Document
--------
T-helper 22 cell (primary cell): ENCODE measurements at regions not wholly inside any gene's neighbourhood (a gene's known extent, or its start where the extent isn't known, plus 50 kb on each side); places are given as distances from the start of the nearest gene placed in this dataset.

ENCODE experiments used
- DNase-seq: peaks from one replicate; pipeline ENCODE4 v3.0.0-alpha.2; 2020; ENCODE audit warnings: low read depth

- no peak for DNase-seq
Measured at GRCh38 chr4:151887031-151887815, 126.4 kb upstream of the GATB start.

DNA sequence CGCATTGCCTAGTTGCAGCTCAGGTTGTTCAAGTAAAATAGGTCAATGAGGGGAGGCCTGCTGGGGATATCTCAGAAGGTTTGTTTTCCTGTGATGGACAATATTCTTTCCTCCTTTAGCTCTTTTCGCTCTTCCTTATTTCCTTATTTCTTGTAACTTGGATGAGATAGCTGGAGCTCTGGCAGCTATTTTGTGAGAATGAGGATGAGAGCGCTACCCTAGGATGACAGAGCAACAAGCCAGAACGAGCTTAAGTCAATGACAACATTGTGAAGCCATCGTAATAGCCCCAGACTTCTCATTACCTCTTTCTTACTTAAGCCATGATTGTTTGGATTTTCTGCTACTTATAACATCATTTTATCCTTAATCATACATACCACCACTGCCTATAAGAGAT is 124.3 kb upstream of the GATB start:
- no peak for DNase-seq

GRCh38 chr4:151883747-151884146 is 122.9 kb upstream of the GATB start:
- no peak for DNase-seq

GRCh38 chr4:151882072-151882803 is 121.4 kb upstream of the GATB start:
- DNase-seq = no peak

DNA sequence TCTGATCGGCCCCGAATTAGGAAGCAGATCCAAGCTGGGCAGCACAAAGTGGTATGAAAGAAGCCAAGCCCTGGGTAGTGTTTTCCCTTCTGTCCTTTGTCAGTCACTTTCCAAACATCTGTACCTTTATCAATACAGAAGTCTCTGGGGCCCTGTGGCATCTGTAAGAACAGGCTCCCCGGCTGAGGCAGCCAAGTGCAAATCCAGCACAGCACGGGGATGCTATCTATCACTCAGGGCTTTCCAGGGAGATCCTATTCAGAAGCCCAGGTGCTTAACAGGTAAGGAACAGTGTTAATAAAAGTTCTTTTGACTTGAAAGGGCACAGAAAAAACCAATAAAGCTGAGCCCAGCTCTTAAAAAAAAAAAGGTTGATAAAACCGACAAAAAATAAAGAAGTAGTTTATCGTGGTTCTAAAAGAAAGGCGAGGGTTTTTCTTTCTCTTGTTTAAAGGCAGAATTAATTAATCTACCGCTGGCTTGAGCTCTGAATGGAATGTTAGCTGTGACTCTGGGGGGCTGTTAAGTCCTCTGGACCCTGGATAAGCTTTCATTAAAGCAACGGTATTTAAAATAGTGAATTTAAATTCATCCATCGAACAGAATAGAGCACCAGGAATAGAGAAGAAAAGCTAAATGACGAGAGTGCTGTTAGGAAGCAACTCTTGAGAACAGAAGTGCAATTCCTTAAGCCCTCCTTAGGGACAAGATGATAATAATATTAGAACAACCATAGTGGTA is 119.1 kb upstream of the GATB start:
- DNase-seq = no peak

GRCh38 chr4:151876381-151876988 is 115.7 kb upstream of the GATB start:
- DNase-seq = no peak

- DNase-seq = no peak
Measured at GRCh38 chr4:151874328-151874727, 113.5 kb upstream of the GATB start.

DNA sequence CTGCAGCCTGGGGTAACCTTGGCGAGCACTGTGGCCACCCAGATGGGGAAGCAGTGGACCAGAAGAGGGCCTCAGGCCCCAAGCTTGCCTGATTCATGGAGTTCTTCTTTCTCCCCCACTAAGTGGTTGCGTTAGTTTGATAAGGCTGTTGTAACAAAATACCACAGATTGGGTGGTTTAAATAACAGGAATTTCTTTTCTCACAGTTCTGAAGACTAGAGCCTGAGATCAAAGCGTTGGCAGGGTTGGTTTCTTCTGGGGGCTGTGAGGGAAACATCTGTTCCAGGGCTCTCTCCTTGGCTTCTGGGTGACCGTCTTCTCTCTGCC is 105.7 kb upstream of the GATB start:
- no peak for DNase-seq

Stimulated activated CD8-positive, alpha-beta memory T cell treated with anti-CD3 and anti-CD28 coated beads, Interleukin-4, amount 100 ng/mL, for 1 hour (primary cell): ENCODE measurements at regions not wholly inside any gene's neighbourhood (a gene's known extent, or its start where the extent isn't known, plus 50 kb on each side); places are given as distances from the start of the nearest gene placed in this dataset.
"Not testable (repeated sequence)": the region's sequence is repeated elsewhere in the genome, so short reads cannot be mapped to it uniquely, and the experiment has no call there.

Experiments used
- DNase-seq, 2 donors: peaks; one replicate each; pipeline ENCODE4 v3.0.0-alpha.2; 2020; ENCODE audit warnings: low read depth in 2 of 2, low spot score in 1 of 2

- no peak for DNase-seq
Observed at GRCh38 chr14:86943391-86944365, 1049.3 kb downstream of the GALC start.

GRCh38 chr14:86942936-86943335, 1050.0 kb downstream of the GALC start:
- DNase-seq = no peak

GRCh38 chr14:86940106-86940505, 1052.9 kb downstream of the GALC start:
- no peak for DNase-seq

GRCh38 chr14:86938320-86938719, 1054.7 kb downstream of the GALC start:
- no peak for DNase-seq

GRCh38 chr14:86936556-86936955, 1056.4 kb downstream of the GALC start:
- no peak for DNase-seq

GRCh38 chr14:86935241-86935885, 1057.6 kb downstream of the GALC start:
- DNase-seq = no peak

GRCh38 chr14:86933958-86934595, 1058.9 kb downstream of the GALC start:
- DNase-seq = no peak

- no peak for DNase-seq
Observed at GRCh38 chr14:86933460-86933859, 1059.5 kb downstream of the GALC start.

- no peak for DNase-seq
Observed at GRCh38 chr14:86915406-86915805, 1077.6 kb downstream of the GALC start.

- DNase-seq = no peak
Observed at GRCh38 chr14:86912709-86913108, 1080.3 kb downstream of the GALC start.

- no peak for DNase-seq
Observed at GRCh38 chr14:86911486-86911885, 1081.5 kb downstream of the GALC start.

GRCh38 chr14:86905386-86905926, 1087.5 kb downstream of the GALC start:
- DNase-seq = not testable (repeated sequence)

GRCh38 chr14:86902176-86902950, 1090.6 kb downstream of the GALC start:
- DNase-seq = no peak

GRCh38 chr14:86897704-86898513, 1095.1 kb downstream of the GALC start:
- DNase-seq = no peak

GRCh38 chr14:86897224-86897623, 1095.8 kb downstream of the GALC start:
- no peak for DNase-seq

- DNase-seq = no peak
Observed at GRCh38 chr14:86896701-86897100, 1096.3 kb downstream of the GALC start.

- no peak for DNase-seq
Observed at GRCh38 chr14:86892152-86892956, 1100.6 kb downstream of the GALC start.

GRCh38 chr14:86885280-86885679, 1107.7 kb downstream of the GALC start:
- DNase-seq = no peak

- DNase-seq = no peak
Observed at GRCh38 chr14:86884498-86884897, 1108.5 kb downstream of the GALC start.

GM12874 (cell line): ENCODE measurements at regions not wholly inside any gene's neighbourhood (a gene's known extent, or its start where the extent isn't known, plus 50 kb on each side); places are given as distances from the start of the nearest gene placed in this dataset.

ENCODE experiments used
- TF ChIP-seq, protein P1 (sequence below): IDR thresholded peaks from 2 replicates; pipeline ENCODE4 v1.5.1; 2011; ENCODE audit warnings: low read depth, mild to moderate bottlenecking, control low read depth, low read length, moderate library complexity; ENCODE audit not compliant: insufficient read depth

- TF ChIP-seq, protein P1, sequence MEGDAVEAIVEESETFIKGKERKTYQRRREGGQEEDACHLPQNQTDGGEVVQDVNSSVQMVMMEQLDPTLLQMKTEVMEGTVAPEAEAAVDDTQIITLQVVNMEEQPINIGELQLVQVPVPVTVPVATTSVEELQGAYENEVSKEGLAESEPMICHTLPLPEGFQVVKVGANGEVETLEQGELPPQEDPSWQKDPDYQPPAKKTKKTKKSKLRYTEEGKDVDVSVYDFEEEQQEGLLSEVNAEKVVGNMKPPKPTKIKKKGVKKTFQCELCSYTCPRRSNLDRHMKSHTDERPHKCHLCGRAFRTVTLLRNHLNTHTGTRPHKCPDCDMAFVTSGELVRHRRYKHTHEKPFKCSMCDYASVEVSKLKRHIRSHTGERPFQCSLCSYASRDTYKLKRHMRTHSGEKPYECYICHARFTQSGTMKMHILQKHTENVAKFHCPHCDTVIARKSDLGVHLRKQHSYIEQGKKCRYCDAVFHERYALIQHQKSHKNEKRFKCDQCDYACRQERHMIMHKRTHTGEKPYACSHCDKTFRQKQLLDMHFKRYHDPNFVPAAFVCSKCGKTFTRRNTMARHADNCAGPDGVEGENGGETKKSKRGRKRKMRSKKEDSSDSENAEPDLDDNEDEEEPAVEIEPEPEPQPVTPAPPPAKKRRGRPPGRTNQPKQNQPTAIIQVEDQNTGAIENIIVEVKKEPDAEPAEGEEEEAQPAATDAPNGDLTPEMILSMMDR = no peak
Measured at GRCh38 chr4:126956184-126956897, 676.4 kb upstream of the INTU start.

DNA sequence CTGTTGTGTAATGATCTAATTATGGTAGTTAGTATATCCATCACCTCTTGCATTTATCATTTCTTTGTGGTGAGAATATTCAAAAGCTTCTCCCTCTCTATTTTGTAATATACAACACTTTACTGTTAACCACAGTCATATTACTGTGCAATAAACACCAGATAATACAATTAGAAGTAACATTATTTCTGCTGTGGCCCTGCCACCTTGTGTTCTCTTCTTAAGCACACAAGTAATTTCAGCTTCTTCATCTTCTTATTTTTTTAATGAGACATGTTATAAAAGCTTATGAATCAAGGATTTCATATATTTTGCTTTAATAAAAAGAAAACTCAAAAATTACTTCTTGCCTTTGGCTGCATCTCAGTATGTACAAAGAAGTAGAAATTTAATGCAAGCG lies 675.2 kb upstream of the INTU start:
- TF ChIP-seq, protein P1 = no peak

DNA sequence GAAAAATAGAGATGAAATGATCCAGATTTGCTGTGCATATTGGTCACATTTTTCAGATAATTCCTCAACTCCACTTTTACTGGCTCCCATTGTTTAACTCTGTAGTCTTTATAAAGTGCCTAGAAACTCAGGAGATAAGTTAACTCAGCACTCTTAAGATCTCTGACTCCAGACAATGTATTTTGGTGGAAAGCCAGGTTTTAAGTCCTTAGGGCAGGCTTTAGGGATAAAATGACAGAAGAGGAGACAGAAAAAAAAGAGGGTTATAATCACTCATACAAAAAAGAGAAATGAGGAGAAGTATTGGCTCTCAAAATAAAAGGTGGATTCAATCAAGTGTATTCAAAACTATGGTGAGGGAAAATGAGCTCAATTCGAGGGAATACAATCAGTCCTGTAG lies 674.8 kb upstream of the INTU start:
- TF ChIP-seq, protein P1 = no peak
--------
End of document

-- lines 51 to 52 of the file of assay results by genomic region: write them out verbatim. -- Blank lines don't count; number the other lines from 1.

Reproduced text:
- DNase-seq = no peak

GRCh38 chr14:86897224-86897623, 1095.8 kb downstream of the GALC start: